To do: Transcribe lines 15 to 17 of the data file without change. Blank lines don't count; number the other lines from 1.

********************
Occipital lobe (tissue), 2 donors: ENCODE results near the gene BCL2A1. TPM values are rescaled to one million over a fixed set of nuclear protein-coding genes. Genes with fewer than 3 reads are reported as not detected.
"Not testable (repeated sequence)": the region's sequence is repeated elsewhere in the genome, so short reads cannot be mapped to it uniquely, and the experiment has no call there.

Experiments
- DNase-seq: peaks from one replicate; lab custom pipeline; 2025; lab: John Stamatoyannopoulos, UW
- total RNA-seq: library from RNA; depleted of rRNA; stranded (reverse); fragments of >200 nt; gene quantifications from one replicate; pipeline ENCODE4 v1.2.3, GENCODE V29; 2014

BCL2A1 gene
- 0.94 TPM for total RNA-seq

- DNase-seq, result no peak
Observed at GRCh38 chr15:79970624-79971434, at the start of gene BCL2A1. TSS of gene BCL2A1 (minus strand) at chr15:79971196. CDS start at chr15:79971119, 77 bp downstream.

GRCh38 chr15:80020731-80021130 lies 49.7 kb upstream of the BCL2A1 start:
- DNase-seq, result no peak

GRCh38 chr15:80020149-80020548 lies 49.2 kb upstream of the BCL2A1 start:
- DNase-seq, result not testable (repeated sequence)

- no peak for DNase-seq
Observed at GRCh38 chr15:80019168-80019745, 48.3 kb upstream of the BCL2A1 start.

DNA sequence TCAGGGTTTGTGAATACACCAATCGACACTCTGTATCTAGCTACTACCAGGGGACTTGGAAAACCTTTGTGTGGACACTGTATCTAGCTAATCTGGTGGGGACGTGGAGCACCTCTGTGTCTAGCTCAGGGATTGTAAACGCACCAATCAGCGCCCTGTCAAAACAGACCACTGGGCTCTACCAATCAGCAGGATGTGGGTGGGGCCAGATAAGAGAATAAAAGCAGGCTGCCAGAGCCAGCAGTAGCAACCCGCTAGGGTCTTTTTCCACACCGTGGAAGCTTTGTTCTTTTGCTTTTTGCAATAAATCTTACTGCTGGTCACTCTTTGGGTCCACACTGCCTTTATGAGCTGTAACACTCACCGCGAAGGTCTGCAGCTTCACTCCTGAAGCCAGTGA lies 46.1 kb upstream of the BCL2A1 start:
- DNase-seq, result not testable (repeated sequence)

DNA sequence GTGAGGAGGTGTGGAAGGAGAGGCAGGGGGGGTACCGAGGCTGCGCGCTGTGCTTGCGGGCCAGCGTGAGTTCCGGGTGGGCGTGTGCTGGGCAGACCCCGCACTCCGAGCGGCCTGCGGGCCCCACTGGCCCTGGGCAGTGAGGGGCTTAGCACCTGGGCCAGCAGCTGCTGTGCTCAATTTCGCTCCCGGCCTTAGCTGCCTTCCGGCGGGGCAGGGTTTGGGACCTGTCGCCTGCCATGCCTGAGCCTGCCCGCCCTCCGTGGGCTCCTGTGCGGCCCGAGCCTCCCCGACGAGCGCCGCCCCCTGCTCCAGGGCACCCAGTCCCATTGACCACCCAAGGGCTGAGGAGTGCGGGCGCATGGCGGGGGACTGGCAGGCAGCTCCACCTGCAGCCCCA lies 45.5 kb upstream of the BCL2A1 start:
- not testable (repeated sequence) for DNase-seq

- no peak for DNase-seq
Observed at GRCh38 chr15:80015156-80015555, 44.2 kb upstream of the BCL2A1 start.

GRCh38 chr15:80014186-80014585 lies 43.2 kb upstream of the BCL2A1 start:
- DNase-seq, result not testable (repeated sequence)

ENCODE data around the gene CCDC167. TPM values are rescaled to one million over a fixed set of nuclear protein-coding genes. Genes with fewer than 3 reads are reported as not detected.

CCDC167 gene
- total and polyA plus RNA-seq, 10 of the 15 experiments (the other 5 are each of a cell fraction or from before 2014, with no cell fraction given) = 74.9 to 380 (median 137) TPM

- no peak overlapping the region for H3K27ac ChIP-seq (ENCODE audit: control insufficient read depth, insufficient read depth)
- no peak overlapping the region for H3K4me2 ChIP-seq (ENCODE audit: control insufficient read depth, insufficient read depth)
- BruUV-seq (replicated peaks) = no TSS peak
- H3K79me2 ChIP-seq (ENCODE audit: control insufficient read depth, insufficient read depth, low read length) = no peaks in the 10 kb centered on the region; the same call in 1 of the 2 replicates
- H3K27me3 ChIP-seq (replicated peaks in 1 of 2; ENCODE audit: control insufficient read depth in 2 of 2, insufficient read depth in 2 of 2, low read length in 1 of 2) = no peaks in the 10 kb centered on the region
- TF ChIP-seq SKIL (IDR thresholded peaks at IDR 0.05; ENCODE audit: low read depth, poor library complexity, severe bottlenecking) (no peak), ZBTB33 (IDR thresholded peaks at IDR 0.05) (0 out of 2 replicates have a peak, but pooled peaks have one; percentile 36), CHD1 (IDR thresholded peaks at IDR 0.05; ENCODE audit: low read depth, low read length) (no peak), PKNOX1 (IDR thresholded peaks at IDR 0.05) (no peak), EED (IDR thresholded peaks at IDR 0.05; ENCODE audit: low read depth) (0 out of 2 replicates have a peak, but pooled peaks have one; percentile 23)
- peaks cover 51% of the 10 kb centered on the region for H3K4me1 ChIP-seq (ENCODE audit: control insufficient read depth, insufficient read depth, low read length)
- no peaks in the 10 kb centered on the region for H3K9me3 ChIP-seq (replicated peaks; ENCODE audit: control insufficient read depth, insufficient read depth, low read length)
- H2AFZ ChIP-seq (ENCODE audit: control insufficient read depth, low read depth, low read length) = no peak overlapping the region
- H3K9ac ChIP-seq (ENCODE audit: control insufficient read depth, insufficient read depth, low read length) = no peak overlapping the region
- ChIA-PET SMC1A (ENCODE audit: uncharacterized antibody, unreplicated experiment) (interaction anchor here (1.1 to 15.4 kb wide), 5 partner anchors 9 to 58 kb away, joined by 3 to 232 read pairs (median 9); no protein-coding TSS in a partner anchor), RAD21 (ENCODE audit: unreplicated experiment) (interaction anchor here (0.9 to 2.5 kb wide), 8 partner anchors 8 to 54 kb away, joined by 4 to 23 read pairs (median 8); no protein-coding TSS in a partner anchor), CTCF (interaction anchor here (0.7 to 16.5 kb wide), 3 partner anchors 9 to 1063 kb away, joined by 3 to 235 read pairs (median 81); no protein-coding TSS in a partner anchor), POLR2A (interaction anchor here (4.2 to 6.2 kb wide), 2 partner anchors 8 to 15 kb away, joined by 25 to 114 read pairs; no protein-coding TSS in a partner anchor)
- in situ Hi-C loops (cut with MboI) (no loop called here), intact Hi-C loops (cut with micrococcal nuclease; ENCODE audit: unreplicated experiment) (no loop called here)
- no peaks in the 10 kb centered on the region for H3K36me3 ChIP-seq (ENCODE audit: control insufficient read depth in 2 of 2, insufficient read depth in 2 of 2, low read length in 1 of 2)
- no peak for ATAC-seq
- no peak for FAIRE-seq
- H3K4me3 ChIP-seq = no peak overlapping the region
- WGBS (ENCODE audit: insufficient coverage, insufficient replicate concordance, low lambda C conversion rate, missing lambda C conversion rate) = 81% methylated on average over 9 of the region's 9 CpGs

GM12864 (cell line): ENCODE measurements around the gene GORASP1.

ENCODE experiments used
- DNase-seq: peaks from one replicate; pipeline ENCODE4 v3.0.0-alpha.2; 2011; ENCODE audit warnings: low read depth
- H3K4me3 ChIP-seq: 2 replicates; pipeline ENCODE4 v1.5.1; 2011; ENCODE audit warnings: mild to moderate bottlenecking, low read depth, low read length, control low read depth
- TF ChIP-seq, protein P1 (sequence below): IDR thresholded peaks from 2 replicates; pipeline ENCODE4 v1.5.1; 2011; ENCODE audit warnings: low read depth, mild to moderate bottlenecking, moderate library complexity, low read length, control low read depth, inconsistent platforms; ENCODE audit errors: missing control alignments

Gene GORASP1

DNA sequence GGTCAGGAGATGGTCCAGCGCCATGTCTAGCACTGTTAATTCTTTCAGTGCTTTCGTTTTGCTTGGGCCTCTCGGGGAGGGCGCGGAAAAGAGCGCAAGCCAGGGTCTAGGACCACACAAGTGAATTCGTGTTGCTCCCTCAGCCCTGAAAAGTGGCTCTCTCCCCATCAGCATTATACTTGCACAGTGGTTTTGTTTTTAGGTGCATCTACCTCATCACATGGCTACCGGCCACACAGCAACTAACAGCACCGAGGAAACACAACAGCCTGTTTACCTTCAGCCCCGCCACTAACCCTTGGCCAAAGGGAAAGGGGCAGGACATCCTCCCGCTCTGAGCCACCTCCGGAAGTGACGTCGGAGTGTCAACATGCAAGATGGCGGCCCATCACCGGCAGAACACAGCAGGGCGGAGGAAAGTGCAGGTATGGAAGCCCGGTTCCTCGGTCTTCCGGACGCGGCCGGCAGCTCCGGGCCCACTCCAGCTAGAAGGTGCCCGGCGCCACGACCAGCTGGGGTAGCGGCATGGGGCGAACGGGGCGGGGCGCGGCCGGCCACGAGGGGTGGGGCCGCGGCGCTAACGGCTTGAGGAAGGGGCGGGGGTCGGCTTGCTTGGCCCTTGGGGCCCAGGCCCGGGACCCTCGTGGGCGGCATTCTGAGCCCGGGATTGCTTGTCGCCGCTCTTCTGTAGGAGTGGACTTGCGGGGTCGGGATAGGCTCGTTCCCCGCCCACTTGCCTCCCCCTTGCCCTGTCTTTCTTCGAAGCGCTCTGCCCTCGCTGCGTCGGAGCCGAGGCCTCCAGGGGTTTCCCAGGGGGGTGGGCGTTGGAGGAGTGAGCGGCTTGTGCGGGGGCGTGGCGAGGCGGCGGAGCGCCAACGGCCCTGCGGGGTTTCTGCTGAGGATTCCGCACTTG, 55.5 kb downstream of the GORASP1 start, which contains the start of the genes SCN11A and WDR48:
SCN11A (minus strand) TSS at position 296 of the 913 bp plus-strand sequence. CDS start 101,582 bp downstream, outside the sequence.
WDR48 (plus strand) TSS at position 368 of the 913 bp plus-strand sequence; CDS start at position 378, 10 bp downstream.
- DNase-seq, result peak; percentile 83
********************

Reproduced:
Observed at GRCh38 chr15:80019168-80019745, 48.3 kb upstream of the BCL2A1 start.

DNA sequence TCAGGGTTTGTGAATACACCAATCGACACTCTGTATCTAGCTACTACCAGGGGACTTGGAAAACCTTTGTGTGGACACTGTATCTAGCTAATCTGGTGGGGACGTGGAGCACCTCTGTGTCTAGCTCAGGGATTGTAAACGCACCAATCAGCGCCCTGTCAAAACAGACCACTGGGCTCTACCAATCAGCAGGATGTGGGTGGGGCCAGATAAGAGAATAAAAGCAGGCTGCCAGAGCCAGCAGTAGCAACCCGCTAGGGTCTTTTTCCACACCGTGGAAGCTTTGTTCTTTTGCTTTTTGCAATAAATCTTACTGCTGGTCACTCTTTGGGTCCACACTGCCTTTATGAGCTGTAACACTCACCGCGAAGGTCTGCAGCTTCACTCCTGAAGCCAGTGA lies 46.1 kb upstream of the BCL2A1 start:
- DNase-seq, result not testable (repeated sequence)